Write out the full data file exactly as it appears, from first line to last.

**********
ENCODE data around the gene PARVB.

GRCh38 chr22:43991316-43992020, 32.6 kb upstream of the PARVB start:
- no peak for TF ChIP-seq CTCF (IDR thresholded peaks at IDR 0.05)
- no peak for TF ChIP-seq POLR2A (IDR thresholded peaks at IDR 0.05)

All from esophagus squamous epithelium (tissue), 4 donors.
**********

ENCODE data around the gene PARVB.

GRCh38 chr22:43991316-43992020, 32.6 kb upstream of the PARVB start:
- no peak for TF ChIP-seq CTCF (IDR thresholded peaks at IDR 0.05)
- no peak for TF ChIP-seq POLR2A (IDR thresholded peaks at IDR 0.05)

All from esophagus squamous epithelium (tissue), 4 donors.